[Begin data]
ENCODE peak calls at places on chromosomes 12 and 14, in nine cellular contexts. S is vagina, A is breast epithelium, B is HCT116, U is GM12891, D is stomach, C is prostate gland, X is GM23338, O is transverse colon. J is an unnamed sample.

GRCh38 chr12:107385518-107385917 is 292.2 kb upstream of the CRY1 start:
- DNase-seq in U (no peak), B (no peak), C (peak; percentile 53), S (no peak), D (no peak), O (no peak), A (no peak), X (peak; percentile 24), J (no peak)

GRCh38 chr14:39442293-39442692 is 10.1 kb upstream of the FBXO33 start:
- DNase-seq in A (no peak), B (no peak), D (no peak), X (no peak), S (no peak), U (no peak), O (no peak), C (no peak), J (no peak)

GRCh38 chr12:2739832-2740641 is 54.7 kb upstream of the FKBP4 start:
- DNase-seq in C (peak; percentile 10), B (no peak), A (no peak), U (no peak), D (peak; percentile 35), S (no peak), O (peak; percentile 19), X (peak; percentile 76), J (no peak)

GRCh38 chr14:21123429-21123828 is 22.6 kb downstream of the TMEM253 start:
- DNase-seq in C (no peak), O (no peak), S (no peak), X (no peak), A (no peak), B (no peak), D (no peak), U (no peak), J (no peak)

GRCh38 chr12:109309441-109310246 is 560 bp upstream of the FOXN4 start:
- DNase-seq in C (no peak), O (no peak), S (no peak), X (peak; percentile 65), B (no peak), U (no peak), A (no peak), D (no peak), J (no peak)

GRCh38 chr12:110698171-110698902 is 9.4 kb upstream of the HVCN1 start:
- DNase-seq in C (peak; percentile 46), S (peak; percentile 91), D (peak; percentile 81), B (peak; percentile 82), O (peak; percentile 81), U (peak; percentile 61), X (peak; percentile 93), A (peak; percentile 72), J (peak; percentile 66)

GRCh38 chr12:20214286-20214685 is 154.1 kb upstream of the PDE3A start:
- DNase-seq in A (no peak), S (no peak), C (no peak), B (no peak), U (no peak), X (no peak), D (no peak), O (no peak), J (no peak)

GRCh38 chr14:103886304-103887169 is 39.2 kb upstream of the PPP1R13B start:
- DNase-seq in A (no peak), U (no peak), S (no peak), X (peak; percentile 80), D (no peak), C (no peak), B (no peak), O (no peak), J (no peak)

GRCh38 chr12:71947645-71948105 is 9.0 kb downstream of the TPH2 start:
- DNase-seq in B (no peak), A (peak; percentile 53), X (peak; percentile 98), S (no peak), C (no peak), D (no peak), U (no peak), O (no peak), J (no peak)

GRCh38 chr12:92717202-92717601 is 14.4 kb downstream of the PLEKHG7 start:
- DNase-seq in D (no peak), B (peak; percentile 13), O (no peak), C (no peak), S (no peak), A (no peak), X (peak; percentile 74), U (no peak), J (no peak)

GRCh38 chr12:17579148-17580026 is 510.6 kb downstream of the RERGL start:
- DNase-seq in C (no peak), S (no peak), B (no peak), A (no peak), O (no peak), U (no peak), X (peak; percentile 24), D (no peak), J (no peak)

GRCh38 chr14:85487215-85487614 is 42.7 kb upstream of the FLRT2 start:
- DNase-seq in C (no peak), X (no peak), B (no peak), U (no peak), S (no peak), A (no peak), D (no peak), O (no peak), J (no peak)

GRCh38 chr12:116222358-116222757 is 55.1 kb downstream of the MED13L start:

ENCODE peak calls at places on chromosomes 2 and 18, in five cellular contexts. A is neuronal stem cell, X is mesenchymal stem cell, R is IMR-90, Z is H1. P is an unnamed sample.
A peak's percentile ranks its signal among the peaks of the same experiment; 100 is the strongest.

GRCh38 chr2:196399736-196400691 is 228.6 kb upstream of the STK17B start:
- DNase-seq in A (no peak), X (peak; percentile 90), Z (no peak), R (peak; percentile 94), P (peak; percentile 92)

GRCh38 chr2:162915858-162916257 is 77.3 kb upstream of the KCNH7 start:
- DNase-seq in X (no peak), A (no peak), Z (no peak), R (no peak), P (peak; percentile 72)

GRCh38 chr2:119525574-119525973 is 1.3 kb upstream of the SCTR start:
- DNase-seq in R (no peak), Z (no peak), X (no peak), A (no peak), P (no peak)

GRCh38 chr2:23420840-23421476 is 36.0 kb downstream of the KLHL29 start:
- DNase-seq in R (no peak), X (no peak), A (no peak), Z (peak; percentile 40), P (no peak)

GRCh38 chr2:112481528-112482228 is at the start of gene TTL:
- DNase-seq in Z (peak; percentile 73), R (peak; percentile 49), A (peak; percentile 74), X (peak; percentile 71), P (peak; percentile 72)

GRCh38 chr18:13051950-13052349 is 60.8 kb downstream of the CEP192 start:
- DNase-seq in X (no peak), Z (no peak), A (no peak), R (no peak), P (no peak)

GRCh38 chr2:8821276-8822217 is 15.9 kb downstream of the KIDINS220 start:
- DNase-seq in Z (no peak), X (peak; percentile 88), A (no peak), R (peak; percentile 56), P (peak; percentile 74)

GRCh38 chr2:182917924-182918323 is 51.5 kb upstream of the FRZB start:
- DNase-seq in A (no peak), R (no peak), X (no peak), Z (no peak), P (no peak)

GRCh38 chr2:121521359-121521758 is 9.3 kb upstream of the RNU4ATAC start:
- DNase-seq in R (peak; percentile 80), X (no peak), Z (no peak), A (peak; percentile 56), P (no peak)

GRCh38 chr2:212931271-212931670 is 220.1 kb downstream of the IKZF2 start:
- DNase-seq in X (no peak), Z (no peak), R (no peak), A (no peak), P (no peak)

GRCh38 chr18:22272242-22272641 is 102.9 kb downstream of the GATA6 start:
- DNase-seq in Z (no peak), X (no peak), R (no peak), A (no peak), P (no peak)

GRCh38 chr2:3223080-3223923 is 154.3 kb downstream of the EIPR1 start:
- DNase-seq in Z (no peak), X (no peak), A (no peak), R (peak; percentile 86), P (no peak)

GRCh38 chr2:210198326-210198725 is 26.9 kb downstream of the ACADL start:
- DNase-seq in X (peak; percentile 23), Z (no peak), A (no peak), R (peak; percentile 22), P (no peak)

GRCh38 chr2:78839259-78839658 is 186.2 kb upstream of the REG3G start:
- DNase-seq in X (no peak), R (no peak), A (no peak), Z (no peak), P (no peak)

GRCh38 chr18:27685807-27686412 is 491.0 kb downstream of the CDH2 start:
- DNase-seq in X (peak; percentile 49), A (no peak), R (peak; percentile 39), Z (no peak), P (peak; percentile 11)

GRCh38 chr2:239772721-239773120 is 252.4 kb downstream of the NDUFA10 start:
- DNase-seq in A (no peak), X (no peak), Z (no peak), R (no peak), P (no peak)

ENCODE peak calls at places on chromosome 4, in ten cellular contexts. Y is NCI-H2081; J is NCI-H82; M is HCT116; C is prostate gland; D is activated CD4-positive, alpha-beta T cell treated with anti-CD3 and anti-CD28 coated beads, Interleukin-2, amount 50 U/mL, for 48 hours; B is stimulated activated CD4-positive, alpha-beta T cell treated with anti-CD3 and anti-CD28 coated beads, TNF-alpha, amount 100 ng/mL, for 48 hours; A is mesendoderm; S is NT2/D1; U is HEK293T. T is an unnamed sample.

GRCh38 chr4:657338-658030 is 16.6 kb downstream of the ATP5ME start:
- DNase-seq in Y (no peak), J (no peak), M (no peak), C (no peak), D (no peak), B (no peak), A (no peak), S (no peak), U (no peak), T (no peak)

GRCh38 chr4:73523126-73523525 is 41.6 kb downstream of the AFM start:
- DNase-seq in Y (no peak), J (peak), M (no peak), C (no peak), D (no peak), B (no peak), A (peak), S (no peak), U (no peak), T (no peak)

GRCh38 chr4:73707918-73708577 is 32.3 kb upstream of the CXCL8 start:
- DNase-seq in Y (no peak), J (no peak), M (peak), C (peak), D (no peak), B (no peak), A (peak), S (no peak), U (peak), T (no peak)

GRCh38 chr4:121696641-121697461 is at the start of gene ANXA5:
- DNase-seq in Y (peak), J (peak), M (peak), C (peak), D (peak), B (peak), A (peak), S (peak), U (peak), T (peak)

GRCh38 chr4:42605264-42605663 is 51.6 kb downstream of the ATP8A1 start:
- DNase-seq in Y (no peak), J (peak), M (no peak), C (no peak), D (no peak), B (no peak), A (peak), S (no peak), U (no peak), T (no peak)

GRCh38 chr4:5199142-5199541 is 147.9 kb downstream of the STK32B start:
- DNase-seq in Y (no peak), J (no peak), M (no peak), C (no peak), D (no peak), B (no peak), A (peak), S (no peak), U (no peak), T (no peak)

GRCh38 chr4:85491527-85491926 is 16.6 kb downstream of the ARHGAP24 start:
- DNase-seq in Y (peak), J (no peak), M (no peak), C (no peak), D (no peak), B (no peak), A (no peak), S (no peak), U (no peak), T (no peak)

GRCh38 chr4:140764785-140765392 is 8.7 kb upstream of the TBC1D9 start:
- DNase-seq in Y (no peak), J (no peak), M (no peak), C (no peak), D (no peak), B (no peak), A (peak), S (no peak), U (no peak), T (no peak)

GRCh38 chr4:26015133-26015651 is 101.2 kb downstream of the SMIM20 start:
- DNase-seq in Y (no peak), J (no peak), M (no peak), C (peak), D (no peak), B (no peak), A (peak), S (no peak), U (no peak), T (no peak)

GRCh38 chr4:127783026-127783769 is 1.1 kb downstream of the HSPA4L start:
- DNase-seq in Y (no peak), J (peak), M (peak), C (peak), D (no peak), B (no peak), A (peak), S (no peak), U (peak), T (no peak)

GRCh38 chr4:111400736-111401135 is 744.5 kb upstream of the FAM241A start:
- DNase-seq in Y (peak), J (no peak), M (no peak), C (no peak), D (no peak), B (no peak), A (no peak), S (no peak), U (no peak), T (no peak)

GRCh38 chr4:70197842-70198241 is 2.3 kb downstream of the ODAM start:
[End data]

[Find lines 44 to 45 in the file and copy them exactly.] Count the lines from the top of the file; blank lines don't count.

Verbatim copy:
- DNase-seq in A (no peak), R (no peak), X (no peak), Z (no peak), P (no peak)

GRCh38 chr2:121521359-121521758 is 9.3 kb upstream of the RNU4ATAC start: